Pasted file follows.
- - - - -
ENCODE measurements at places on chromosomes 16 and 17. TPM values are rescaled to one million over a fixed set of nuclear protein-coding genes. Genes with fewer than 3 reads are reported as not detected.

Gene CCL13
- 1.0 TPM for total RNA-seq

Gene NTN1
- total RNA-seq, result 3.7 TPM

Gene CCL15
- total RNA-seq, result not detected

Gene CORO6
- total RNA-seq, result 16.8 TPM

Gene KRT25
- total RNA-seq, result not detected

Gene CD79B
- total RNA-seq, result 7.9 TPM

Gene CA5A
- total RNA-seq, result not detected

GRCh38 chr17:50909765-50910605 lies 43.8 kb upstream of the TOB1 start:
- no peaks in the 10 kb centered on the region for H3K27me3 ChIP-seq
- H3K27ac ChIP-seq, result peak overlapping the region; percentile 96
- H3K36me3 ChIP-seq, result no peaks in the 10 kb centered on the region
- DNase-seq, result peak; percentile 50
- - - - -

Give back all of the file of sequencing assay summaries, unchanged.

ENCODE measurements at places on chromosomes 16 and 17. TPM values are rescaled to one million over a fixed set of nuclear protein-coding genes. Genes with fewer than 3 reads are reported as not detected.

Gene CCL13
- 1.0 TPM for total RNA-seq

Gene NTN1
- total RNA-seq, result 3.7 TPM

Gene CCL15
- total RNA-seq, result not detected

Gene CORO6
- total RNA-seq, result 16.8 TPM

Gene KRT25
- total RNA-seq, result not detected

Gene CD79B
- total RNA-seq, result 7.9 TPM

Gene CA5A
- total RNA-seq, result not detected

GRCh38 chr17:50909765-50910605 lies 43.8 kb upstream of the TOB1 start:
- no peaks in the 10 kb centered on the region for H3K27me3 ChIP-seq
- H3K27ac ChIP-seq, result peak overlapping the region; percentile 96
- H3K36me3 ChIP-seq, result no peaks in the 10 kb centered on the region
- DNase-seq, result peak; percentile 50